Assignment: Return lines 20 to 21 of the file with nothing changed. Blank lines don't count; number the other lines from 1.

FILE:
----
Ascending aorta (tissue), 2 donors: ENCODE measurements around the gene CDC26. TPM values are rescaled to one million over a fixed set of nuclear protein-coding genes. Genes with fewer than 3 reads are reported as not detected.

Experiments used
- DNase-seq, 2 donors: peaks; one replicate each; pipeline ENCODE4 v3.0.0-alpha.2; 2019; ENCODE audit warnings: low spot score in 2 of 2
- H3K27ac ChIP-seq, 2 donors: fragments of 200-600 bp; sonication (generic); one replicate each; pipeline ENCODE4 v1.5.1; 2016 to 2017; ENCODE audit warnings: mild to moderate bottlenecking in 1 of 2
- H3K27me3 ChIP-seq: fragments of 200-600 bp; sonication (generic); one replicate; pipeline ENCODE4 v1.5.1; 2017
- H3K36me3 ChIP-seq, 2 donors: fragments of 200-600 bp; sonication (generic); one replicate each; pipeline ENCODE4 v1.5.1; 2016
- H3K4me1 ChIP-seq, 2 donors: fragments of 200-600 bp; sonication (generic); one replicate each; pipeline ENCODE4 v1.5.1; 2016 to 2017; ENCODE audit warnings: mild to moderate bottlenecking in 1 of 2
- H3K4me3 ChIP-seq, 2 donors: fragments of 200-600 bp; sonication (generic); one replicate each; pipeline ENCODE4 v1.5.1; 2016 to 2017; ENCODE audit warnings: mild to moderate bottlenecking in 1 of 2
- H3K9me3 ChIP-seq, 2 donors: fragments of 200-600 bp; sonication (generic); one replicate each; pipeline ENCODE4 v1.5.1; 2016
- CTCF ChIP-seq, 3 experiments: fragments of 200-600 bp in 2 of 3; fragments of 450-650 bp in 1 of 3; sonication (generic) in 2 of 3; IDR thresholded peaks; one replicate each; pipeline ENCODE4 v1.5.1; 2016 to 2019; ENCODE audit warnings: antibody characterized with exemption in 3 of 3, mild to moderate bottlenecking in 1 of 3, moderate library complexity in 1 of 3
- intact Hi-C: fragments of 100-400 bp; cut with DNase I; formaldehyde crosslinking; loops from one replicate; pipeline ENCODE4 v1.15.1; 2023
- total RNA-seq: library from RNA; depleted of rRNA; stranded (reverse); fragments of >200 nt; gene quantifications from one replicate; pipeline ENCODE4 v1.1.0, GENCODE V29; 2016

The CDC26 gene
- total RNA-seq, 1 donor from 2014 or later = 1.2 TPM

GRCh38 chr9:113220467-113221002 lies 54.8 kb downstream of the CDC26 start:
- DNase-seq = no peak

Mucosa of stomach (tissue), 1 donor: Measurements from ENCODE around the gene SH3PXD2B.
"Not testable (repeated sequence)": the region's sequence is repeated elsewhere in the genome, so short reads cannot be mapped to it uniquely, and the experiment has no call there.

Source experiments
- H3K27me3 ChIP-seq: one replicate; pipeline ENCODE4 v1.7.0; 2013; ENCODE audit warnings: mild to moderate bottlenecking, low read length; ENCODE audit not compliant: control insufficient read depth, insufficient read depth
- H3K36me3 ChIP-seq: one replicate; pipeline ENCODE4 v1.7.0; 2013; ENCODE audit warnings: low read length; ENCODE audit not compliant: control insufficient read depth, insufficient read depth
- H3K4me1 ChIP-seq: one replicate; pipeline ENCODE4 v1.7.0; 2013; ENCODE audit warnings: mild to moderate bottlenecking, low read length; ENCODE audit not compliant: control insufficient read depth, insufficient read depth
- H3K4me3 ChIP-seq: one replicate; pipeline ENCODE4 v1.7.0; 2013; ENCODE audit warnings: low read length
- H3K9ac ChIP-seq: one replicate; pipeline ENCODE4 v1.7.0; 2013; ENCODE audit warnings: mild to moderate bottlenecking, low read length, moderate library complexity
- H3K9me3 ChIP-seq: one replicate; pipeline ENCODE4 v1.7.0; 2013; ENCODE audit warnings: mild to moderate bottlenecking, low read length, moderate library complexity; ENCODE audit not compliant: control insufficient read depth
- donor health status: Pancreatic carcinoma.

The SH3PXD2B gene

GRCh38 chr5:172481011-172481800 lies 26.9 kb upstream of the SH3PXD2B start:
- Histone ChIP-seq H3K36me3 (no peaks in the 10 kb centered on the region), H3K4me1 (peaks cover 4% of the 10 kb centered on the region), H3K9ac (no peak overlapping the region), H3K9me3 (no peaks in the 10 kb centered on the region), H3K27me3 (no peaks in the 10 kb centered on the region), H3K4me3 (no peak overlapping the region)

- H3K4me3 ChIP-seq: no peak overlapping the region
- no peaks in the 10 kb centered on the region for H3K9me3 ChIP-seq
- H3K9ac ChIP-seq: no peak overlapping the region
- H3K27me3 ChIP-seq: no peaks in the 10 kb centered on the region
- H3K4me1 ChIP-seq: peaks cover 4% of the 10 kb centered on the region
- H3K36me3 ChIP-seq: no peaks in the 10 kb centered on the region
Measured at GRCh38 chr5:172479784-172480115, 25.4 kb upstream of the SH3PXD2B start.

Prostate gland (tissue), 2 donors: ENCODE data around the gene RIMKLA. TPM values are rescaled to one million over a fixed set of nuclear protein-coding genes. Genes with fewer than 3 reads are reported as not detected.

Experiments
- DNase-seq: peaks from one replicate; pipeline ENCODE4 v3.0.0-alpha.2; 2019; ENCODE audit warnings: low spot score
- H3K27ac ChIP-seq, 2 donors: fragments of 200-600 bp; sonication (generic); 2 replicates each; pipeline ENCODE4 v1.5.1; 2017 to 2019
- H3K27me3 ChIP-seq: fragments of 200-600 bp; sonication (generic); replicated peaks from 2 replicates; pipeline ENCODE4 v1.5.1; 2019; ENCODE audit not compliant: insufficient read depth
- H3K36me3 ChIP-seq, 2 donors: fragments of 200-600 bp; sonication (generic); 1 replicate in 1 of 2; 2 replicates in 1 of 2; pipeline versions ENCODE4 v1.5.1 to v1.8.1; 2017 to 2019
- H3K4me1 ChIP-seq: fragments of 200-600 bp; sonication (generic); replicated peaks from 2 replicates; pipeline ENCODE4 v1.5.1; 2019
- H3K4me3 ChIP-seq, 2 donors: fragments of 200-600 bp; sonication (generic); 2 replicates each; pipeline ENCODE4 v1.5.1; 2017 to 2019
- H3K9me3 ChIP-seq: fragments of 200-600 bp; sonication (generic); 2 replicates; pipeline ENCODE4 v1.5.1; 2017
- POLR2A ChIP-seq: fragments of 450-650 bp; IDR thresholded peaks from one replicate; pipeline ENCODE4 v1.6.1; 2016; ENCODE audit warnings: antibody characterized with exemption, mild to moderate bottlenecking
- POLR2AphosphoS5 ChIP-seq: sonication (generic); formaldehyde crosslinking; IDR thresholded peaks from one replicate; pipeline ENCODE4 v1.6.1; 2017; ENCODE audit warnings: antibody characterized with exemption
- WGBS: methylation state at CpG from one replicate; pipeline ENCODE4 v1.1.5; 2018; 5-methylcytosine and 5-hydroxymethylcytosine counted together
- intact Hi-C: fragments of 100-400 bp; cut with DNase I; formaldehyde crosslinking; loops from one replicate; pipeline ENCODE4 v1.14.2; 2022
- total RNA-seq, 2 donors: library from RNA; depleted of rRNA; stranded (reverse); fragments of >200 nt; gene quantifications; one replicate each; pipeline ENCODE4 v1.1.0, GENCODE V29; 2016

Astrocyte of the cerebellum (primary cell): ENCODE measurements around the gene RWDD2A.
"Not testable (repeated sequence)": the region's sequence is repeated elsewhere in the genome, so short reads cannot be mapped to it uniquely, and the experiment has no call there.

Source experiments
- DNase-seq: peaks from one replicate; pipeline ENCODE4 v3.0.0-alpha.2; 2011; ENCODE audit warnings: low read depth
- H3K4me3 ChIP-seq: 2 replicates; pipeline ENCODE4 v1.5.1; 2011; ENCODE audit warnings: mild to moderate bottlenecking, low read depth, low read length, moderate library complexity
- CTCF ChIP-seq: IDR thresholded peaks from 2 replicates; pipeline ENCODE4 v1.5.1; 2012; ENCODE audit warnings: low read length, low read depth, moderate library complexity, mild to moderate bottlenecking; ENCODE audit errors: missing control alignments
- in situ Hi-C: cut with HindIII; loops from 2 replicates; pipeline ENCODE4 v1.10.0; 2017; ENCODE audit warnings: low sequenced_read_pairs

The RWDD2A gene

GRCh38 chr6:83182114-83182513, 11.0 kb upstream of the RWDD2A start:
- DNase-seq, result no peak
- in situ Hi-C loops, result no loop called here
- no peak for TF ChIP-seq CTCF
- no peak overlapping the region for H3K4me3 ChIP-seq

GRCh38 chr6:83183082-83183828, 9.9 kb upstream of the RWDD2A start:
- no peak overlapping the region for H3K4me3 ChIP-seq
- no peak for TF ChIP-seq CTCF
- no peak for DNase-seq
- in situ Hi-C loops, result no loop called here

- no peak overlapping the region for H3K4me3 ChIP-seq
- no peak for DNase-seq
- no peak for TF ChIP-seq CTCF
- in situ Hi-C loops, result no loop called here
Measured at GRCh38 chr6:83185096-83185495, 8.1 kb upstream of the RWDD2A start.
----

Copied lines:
- H3K27me3 ChIP-seq: one replicate; pipeline ENCODE4 v1.7.0; 2013; ENCODE audit warnings: mild to moderate bottlenecking, low read length; ENCODE audit not compliant: control insufficient read depth, insufficient read depth
- H3K36me3 ChIP-seq: one replicate; pipeline ENCODE4 v1.7.0; 2013; ENCODE audit warnings: low read length; ENCODE audit not compliant: control insufficient read depth, insufficient read depth